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How to test the performance of ESSD disks

Last Updated: Apr 02, 2019

An ESSD disk is an ultra-high performance cloud disk product that has been newly launched by Alibaba Cloud. Both the cloud disk itself and the performance test environments influence the test result. Therefore, this tutorial describes how to configure appropriate environments to test the performance of the ESSD disk and how the IOPS of 1 million is tested.

Note:
You can obtain the accurate test results by testing a bare-metal disk, but you may destroy the file system structure by testing it directly. Back up your data before the test. For example, create snapshots. We recommend that you test the storage performance only on newly purchased ECS instances that contain no data. Otherwise, you may lose data.

Preparations

Follow the instructions to fully use the performance of multi-core processors and concurrency. See how the IOPS of 1 million is tested.

You can use the latest versions of Linux images in Alibaba Cloud official images. Such as CentOS 7.4/7.3/7.2 (64Bit) and AliyunLinux 17.1 (64Bit). We recommend that you do not use previous versions of Linux or Windows images because certain required drivers may no longer be available.

You can use FIO to test the performance of the disks.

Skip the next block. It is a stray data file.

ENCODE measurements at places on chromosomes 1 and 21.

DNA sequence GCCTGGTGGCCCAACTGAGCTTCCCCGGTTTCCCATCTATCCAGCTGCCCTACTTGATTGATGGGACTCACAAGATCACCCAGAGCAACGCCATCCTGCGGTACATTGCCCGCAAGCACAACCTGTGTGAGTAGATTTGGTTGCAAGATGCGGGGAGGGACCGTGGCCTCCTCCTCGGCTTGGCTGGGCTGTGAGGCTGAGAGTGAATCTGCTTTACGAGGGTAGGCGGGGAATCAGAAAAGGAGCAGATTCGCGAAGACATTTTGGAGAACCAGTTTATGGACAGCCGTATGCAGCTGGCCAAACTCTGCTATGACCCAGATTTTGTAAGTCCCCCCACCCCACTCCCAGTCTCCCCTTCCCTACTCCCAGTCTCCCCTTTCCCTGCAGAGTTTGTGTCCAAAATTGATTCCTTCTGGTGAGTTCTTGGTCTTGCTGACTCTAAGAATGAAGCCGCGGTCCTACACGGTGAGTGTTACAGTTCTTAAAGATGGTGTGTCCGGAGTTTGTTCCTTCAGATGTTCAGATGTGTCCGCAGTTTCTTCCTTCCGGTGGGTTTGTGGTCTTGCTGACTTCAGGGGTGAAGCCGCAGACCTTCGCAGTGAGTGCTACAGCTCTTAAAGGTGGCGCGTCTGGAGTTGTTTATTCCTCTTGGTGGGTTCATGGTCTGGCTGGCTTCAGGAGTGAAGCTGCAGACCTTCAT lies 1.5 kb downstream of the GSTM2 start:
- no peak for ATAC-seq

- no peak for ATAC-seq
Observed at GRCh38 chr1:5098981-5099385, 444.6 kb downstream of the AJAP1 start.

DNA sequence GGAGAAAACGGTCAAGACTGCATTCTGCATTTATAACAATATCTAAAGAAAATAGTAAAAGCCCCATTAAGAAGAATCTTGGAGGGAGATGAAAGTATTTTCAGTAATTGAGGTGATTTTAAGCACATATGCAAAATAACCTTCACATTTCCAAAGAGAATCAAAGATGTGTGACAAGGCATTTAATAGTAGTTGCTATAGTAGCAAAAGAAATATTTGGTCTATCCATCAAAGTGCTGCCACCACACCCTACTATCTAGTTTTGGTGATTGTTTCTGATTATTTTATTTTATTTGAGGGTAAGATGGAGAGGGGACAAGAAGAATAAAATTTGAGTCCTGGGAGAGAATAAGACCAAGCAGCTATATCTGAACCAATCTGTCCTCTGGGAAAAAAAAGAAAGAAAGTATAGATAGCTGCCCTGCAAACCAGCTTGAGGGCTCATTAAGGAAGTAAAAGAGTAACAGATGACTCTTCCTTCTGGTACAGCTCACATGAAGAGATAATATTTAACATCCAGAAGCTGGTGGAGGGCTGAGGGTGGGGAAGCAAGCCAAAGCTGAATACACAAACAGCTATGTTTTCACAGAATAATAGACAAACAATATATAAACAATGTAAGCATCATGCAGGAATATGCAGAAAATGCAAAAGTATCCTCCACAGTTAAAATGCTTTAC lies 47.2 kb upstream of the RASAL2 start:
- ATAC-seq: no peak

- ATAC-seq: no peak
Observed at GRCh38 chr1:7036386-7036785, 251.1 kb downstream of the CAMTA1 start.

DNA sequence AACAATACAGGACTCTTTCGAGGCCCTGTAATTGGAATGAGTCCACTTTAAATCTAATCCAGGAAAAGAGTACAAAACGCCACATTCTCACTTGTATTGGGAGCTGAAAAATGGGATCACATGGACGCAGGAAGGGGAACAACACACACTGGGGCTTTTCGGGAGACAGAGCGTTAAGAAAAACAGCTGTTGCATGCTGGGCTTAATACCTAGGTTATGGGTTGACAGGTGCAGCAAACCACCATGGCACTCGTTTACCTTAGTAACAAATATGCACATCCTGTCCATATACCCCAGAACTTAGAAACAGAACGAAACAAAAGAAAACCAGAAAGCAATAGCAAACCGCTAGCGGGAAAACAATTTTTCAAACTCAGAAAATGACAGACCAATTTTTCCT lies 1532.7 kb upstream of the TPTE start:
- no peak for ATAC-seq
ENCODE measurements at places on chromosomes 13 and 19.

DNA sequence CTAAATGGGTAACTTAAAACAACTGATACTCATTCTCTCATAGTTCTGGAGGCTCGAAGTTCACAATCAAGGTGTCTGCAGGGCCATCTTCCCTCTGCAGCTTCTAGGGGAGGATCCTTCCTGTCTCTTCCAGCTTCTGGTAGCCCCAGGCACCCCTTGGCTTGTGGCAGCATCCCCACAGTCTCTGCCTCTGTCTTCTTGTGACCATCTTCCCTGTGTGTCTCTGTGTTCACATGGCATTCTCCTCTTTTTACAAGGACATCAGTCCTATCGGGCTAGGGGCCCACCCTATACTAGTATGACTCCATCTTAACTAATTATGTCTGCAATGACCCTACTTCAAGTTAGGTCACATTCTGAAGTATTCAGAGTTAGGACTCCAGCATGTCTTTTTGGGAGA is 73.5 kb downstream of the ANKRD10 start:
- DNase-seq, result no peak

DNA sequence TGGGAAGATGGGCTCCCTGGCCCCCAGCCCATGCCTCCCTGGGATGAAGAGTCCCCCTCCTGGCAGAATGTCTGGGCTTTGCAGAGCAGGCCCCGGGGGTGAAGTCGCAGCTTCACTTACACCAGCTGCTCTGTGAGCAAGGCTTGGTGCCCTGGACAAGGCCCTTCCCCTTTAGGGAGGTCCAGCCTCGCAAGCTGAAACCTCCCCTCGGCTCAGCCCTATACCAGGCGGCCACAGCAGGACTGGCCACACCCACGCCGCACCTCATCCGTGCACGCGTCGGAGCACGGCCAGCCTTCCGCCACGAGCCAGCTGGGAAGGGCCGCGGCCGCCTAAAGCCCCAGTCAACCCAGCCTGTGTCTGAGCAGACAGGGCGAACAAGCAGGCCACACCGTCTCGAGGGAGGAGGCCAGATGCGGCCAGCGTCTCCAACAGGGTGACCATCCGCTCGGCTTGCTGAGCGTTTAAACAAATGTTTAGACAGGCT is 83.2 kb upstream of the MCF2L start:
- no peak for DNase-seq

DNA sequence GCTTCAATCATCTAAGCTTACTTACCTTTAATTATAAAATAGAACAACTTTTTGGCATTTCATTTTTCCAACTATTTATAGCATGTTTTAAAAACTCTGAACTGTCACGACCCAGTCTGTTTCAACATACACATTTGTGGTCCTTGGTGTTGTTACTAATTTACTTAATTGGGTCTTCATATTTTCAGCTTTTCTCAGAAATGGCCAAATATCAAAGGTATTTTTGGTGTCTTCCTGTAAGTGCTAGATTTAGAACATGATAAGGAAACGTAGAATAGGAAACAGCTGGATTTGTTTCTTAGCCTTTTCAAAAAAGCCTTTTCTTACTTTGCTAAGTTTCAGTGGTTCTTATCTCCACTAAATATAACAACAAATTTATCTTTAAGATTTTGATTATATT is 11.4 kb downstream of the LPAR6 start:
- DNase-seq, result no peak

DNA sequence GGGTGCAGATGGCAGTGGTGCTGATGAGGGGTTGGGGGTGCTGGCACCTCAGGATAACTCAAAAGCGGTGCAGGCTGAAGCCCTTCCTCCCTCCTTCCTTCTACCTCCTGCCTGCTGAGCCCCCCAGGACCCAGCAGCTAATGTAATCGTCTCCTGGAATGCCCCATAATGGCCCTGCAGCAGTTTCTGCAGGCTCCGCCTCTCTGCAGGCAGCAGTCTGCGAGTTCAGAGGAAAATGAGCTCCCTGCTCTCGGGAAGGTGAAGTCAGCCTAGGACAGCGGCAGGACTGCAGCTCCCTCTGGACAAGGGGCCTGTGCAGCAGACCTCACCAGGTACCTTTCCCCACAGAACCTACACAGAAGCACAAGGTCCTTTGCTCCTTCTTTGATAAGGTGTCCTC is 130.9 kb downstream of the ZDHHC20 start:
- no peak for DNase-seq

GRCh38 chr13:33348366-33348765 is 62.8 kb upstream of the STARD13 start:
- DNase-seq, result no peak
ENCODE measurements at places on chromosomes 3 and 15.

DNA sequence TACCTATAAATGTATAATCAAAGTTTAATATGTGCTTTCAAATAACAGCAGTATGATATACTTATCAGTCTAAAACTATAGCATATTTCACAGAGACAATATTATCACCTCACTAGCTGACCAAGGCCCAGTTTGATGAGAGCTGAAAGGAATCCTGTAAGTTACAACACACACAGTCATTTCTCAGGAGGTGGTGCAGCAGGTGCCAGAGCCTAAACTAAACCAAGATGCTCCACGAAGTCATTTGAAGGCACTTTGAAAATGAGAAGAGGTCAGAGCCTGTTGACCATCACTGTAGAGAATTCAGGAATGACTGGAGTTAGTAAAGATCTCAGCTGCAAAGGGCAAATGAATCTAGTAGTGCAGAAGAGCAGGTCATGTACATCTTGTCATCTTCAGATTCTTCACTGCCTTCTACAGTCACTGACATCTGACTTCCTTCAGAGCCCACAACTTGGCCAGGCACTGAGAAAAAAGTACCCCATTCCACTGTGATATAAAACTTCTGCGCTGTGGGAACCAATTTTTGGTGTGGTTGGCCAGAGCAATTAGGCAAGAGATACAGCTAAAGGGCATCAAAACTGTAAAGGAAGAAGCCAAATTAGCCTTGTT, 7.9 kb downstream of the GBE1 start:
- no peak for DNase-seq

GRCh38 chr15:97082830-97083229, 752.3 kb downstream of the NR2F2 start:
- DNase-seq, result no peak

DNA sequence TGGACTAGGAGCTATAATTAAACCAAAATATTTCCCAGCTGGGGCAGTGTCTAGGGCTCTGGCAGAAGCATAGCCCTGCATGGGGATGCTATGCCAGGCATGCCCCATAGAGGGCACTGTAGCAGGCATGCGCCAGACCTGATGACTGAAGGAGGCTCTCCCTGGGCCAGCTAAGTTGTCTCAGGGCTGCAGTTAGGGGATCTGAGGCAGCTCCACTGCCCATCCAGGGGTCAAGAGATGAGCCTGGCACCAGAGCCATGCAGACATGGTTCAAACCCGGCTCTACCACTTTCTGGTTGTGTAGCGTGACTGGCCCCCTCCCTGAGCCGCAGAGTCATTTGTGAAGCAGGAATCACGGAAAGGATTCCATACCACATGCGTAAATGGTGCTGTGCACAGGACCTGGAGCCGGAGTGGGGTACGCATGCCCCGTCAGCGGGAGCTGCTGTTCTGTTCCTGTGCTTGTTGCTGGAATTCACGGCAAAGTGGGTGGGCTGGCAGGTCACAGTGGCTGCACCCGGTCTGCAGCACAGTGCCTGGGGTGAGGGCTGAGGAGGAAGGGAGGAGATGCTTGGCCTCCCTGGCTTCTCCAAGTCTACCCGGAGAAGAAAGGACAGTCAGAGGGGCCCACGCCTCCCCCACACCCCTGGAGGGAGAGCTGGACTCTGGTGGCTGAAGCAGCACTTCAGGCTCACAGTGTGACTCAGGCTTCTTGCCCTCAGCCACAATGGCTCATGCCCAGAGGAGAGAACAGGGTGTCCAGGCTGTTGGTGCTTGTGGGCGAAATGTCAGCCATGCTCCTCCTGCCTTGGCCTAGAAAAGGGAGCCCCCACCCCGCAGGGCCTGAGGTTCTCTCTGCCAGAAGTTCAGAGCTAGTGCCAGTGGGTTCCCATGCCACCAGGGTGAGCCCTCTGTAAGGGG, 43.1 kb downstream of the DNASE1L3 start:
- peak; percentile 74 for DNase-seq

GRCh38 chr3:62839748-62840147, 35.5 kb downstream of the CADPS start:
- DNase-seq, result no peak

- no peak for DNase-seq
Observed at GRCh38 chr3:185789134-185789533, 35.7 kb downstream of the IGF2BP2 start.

Examples

Assume that the instance type is ecs.g5se.18xlarge and the device name of the ESSD disk is /dev/vdb. This example describes how to test the random write (randwrite) performance of the ESSD disk.

  1. Connect to the ECS instance and log on to the Linux instance.

  2. Run the following commands to install libaio and FIO.

    1. sudo yum install libaio y
    2. sudo yum install libaio-devel y
    3. sudo yum install fio -y
  3. Run the command cd /tmp to change the directory.

  4. Run the command vim test100w.sh to create a script. Copy and paste the following code. This script contains the sample code to test the random write randwrite IOPS.

    1. function RunFio
    2. {
    3. numjobs=$1 # The number of the tested threads. Such as 8 in this example.
    4. iodepth=$2 # The Maximum of concurrent I/O requests. Such as 64 in this example.
    5. bs=$3 # The size of the data block for one I/O. Such as 4k in this example.
    6. rw=$4 # The read and write policy. Such as randwrite in this example.
    7. filename=$5 # The name of the tested file. Such as /dev/vdb in this example.
    8. nr_cpus=`cat /proc/cpuinfo |grep "processor" |wc -l`
    9. if [ $nr_cpus -lt $numjobs ];then
    10. echo Numjobs is more than cpu cores, exit!”
    11. exit -1
    12. fi
    13. let nu=$numjobs+1
    14. cpulist=""
    15. for ((i=1;i<10;i++))
    16. do
    17. list=`cat /sys/block/vdb/mq/*/cpu_list | awk '{if(i<=NF) print $i;}' i="$i" | tr -d ',' | tr '\n' ','`
    18. if [ -z $list ];then
    19. break
    20. fi
    21. cpulist=${cpulist}${list}
    22. done
    23. spincpu=`echo $cpulist | cut -d ',' -f 2-${nu}`
    24. echo $spincpu
    25. fio --ioengine=libaio --runtime=30s --numjobs=${numjobs} --iodepth=${iodepth} --bs=${bs} --rw=${rw} --filename=${filename} --time_based=1 --direct=1 --name=test --group_reporting --cpus_allowed=$spincpu --cpus_allowed_policy=split